Utilization of this technology and information will not only change your relationship with your diabetic patients, it will change the relationship and the dialogue you have with other healthcare providers in your community, especially primary care physicians (PCP) and endocrinologists. When you are able to report OCTA results in combination with HbA1C risk assessment to the patient’s PCP, as well as the patient, you have now given the PCP and the patient information to take control of their blood sugar in a way that provides direct feedback on how effective their efforts are in reducing their risk. Practicing in this manner represents one of the main goals of healthcare reform: to engage the patient and empower them to take control of their care.
The OCTA is able to detect, measure and monitor early microvascular changes in the eye. However, it is likely that similar changes are occurring in other parts of the body including the kidney, heart, brain and all other vascular beds throughout the body. While a clinical outcome registry gives you the ability to track data on risk of developing visible diabetic retinopathy based on OCT-A results and HbA1c levels, data is also being tracked on the time period from first diagnosis of diabetes to the development of other diabetic vascular-related complications such as neuropathies, kidney failure, breakdown of skin resulting in foot ulcers and bed sores, etc. The data you provide to other physicians in your community will also help them assess the patient’s risk of developing these other complications based on your report.
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Importantly, all communications you have with these other physicians are completed through Direct Messaging. This feature allows reporting directly from your EHR to the patient record in the EHR of the other physician. Armed with the data you have provided, these physicians will be excited and encouraged to refer their diabetic patients to you for their eyecare. In addition, don’t be surprised if you are invited to make a presentation on OCTA to a physician group in your community. There are numerous ways to use registry data to help discuss findings with patients and analyze prescribing, follow-up care and referral patterns. A few select examples are listed in the box below.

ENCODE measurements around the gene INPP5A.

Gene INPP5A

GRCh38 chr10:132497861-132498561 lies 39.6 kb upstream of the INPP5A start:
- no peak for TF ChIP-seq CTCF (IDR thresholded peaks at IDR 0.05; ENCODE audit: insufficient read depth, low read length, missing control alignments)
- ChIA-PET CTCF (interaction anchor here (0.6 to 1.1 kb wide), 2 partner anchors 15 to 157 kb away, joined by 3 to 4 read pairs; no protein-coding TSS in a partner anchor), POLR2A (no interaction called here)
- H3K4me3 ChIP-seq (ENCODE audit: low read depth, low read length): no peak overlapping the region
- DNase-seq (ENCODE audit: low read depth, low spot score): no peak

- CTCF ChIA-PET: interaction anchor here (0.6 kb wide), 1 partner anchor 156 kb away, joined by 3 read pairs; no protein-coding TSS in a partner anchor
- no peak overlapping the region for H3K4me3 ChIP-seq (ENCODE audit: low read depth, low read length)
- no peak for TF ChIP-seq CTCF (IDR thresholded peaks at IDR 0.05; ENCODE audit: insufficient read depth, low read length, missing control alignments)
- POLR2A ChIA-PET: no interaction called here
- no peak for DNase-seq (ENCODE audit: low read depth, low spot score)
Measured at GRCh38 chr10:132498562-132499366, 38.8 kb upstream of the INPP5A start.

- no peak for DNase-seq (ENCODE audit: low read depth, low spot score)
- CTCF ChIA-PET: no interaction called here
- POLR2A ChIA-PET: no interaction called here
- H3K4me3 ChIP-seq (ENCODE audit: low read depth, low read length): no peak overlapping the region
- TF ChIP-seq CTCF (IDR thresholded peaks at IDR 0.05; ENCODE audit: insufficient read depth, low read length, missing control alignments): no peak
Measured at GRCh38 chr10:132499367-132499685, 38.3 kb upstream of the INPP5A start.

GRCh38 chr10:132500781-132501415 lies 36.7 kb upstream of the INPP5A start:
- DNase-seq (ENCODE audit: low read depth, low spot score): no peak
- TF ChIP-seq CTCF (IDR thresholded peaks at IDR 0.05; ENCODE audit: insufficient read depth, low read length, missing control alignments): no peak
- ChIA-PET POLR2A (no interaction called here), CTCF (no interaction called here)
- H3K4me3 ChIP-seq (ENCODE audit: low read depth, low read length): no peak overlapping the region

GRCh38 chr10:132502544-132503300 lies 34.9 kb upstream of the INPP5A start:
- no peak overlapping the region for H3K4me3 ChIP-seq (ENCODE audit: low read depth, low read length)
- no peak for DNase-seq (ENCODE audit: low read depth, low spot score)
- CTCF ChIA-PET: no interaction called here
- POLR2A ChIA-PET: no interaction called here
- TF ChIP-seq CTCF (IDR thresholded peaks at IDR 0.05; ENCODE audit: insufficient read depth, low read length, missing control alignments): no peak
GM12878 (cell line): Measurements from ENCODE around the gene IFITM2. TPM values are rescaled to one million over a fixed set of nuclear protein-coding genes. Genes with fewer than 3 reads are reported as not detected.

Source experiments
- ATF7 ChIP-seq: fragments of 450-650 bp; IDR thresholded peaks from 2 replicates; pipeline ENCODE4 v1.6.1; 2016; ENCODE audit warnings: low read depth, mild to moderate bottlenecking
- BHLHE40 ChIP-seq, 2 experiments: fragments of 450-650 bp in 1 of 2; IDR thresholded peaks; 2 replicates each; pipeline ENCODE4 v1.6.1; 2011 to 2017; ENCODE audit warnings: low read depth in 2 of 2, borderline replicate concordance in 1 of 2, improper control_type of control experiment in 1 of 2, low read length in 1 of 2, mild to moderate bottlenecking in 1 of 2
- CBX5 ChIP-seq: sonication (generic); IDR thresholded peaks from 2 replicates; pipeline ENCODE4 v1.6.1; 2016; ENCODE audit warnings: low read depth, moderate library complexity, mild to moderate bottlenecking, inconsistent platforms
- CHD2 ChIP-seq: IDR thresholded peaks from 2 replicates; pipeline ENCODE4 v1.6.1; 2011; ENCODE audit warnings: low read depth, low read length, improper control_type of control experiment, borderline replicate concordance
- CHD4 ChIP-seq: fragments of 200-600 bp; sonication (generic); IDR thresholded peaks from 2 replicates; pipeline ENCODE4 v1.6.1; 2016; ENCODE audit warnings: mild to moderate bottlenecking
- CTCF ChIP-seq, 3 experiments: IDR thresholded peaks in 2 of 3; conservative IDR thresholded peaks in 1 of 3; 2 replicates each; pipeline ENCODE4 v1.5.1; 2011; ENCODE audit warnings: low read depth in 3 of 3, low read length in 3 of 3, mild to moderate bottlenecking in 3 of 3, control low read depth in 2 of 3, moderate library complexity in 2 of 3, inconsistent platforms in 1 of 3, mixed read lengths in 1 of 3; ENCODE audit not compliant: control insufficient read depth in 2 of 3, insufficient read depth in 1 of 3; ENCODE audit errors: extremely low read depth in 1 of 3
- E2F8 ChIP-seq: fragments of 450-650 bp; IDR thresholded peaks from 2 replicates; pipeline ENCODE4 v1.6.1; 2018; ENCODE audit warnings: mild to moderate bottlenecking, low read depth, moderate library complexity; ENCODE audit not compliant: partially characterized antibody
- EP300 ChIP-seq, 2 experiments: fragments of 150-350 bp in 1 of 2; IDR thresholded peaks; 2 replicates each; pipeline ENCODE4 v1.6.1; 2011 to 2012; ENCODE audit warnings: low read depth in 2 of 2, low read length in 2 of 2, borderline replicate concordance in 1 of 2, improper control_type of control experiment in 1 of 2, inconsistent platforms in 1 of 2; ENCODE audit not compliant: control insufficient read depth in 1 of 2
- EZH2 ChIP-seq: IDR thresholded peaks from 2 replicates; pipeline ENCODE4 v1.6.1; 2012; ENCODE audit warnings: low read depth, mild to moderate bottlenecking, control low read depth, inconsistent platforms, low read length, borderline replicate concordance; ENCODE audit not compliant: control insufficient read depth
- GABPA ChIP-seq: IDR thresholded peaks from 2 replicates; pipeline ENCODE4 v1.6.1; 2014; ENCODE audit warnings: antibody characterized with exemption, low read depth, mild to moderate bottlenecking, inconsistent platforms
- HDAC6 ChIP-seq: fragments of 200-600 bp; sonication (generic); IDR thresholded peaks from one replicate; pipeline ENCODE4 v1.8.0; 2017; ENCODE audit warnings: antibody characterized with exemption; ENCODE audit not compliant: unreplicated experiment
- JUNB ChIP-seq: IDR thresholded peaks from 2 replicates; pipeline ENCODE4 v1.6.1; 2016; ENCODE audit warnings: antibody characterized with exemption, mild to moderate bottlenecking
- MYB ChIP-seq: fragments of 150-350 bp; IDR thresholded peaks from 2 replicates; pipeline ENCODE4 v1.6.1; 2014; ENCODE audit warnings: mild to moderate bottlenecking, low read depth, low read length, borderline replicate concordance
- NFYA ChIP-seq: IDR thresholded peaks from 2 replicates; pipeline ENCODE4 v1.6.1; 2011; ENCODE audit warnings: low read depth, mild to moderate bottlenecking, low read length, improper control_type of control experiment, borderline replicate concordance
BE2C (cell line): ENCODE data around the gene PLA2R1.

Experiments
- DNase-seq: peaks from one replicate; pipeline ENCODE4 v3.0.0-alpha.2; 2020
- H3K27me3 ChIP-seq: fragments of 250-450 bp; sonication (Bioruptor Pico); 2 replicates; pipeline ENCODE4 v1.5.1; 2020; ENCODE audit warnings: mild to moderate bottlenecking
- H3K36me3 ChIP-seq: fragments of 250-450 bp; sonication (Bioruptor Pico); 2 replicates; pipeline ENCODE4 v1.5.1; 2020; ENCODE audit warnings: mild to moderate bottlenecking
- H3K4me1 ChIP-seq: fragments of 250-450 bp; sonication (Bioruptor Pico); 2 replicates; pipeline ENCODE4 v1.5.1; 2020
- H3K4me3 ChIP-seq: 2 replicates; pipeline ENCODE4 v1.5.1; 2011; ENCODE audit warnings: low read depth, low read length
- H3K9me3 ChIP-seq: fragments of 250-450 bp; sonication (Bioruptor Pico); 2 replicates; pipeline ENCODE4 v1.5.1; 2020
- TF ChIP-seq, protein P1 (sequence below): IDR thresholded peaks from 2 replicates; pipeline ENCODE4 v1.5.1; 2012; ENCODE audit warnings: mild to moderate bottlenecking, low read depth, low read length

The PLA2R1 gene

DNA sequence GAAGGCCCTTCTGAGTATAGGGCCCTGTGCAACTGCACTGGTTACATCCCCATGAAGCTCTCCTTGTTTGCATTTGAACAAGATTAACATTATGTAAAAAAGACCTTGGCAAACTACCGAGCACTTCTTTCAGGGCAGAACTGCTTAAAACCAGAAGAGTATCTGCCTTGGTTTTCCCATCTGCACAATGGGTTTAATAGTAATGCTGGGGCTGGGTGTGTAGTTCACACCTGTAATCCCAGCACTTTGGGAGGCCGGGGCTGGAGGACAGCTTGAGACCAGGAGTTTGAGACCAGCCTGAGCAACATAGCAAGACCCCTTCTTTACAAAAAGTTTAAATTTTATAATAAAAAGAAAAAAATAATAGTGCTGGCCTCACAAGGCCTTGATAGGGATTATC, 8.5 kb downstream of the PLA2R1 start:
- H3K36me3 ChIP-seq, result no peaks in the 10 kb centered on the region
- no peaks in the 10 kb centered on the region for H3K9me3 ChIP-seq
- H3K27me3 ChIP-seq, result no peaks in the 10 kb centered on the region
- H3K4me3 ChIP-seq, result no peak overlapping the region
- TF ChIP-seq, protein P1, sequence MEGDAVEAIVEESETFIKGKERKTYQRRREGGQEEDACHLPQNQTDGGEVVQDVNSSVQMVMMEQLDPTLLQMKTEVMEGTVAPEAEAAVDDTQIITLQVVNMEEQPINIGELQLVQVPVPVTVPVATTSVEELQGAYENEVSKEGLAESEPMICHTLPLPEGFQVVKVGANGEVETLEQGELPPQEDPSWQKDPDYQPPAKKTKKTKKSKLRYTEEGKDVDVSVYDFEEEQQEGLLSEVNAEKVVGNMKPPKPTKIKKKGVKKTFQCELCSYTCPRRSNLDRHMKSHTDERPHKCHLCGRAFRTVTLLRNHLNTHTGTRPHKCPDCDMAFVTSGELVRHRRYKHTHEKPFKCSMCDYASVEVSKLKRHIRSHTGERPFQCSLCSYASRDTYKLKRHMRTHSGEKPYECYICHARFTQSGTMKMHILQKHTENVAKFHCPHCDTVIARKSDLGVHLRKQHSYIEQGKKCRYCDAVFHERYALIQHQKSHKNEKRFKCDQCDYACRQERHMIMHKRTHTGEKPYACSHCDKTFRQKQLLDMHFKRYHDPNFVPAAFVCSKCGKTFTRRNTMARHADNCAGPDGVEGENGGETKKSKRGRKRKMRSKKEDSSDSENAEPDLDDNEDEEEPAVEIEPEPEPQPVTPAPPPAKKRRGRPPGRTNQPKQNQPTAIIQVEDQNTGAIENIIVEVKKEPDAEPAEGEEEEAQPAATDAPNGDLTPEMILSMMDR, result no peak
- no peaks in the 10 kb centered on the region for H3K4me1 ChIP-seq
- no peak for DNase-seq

Using OCTA data, ODs will be able to educate patients about how the latest diagnostic retinal technology is helping them reduce their risk of vision-threatening complications. Combining registry data with OCTA results can be used to motivate diabetic patients to take responsibility for behavior and lifestyle changes that will promote long-term retinal health. In summary, use of this technology will enhance the quality of the care you provide to your diabetic patients, create patient loyalty and stimulate referrals from PCPs. These are advantages that pave the way to ensure the health of your practice in the future.
James E. Grue, OD, is a health-care reform speaker and consultant. To contact him: JimGrue@HealthCareRegistries.com
Michael J. Lipson, OD, FAAO, is the chairman of the OrthoK Advisory Panel of HealthCare Registries, LLC.
Greg Caldwell, OD, FAAO, is Chairman of the Advisory Panel for the Diabetes Management Registry.